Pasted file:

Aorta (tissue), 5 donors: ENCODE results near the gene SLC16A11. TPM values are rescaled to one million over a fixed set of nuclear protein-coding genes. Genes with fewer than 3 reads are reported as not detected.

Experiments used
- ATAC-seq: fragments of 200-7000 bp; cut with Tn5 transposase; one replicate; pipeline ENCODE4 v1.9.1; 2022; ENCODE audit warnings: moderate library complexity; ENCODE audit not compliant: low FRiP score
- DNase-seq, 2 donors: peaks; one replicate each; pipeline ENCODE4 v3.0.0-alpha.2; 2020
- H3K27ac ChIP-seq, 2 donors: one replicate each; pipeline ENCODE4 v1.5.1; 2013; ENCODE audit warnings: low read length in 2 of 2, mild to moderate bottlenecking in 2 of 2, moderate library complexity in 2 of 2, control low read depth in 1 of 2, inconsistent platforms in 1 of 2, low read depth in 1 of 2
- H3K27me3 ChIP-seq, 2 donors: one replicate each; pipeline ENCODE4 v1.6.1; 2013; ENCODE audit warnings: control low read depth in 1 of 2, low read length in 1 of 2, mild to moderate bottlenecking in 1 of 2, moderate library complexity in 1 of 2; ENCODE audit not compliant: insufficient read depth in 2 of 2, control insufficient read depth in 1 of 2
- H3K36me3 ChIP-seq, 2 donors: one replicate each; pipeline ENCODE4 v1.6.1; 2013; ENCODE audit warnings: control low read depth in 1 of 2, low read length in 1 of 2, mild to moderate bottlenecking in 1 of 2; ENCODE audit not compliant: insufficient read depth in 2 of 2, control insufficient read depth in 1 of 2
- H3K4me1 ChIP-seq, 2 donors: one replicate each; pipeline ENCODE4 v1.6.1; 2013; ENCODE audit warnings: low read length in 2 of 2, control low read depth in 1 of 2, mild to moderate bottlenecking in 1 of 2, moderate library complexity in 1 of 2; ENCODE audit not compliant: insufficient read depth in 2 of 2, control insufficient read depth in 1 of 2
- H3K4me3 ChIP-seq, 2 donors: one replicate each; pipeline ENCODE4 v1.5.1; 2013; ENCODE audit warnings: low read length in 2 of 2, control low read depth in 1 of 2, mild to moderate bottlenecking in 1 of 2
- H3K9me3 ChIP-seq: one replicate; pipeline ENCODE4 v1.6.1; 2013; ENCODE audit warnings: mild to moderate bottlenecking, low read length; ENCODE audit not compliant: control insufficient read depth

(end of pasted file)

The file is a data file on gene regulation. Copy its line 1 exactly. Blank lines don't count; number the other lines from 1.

Aorta (tissue), 5 donors: ENCODE results near the gene SLC16A11. TPM values are rescaled to one million over a fixed set of nuclear protein-coding genes. Genes with fewer than 3 reads are reported as not detected.